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Virtual Visits

Health Care Ontario says that less than half of Ontario citizens are able to see a primary care provider when they’re sick. That means added load on hospital emergency departments; research shows that 15 per cent of ER visitors said they were there because their family doctor wasn’t available. In Waterloo, Wellington, only 41 per cent said they were able to see a primary care provider on the same or next day when they were sick.

Dr. Mohamed Alarakhia, managing director, eHealth Centre of Excellence, Waterloo

To improve accessibility to health care, the eHealth Centre of Excellence in Waterloo implemented Virtual Visits, collaborating with the Ontario Telemedicine Network to implement the Enhanced Access to Primary Care initiative connecting patients and healthcare providers via secure chat, phone, or video. Think Research, a Toronto-based company that provides digital tools to enable evidence-based care, developed the supporting virtual visits solution.

Both patients and providers can request Virtual Visits. Currently, said Dr. Mohamed Alarakhia, managing director, eHealth Centre of Excellence, 22 per cent are initiated by the provider.

“Patients are requesting visits related to their chronic conditions, medications, diagnostic test results, new health issues, and as a follow-up to a previous appointment,” he noted. “Providers are initiating visits with their patients to follow-up on test results, follow-up on patient’s existing condition or a previous appointment and discuss medications.”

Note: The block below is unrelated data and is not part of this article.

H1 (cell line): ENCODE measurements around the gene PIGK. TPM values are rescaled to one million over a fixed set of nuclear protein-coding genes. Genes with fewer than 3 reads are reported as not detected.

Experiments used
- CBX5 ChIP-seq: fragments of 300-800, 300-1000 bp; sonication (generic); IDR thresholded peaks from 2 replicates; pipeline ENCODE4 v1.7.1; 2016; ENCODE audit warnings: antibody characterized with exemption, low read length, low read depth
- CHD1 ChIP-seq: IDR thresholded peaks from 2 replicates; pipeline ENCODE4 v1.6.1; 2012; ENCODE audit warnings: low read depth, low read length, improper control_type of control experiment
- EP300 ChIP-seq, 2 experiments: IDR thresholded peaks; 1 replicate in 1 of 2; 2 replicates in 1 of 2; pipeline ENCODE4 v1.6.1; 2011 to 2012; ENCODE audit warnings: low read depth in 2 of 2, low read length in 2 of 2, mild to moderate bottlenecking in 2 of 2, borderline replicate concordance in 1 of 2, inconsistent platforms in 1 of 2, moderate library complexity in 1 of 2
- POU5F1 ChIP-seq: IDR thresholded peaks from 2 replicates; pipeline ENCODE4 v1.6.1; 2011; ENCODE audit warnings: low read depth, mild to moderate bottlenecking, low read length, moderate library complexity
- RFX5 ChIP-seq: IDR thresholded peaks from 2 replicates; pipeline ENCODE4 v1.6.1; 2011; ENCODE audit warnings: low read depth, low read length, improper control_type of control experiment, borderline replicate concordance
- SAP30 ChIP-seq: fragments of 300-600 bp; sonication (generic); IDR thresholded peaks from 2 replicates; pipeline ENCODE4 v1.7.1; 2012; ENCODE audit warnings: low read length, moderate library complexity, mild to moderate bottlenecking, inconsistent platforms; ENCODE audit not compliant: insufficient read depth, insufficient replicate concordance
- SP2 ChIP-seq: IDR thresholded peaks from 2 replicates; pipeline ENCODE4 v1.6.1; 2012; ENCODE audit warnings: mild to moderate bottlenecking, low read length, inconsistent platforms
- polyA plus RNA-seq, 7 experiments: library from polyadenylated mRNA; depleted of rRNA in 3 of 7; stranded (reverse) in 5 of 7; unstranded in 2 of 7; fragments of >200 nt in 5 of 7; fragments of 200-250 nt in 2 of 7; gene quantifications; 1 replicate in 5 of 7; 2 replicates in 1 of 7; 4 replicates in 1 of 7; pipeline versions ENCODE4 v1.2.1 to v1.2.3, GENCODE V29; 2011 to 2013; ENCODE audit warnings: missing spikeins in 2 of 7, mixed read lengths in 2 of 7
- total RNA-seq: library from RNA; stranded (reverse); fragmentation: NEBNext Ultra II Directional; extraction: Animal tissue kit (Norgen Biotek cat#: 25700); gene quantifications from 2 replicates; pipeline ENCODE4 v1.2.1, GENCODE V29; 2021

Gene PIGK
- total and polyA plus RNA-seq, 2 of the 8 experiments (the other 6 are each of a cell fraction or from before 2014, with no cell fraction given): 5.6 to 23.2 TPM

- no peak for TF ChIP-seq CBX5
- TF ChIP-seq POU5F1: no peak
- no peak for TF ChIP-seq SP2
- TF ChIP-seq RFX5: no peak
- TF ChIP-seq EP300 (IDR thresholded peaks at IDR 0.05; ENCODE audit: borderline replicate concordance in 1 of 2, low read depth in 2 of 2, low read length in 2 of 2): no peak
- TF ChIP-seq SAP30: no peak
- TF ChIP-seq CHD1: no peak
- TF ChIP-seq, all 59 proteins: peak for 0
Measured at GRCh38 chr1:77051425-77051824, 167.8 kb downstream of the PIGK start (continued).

The practitioners’ remuneration model was adjusted to pay providers for these not previously covered services. Over 90 per cent of virtually initiated visits were completed virtually, with only 7 per cent requiring an in-person follow-up appointment.

“Through a virtual visit, these appointments can be completed more efficiently, saving both the patient and the family doctor valuable time,” Dr. Alarakhia explained. “Doctors can also address preventative care measures at the same time with patients through virtual visits, reaching some patients who are not able to come in otherwise. And virtual visits allow additional time for in-person appointments to address more complex patient care needs.”

Follow up research shows that it works: 95 per cent of patients in Waterloo Wellington accessing primary care through a Virtual Visit received a response within two days, more than double the 41 per cent who access it in person. Patients found the process convenient and a time-saver and recommended it to friends and family, and many patients use Virtual Visits repeatedly – almost 17,000 virtual visits were made by around 8,400 patients.

“We do find that patients who have experienced a virtual appointment are likely to try it again,” Dr. Alarakhia said. “It’s a fast and effective way to receive care and particularly convenient for patients who live in remote locations, have mobility issues, limited access to transportation, or cannot take time off work to visit their primary care provider in-person.”

He was pleased with one unexpected result: Over one-third of patients noted that the quality of care they received was better than in-person, with over 60 per cent noting the quality of care was the same.

“Although we aimed to ensure that we preserve the quality of care similar to an-in person visit, the results that over 30 per cent of patients perceive a higher-quality of care was a nice surprise for us,” he said.